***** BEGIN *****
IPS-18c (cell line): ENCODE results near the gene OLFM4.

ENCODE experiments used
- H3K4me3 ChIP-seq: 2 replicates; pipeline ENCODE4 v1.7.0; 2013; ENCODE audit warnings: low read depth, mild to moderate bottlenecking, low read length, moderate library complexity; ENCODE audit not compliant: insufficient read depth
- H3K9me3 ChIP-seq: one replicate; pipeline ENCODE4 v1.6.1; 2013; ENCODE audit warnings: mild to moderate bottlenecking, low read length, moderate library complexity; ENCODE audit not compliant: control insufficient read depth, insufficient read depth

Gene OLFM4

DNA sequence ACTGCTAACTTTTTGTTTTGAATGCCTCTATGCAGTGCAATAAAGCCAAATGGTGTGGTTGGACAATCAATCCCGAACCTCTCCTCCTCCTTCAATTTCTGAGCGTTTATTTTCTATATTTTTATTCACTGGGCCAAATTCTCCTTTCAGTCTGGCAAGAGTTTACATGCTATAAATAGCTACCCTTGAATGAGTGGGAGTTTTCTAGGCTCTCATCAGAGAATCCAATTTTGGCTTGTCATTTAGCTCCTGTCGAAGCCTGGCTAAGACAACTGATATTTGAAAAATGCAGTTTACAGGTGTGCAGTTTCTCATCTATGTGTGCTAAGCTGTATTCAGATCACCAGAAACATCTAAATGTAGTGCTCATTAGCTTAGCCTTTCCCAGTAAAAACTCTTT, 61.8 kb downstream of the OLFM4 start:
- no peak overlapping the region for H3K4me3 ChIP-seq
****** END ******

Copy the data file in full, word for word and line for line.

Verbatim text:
IPS-18c (cell line): ENCODE results near the gene OLFM4.

ENCODE experiments used
- H3K4me3 ChIP-seq: 2 replicates; pipeline ENCODE4 v1.7.0; 2013; ENCODE audit warnings: low read depth, mild to moderate bottlenecking, low read length, moderate library complexity; ENCODE audit not compliant: insufficient read depth
- H3K9me3 ChIP-seq: one replicate; pipeline ENCODE4 v1.6.1; 2013; ENCODE audit warnings: mild to moderate bottlenecking, low read length, moderate library complexity; ENCODE audit not compliant: control insufficient read depth, insufficient read depth

Gene OLFM4

DNA sequence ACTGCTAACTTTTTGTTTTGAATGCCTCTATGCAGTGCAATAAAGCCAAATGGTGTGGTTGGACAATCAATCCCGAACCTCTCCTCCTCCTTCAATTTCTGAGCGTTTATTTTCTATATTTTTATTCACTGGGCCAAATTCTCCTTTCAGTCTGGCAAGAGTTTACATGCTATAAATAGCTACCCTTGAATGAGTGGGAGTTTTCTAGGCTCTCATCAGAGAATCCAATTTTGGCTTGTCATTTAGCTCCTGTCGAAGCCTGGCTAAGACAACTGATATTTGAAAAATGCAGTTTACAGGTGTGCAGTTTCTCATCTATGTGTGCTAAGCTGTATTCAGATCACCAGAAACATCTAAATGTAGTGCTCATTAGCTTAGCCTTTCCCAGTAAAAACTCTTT, 61.8 kb downstream of the OLFM4 start:
- no peak overlapping the region for H3K4me3 ChIP-seq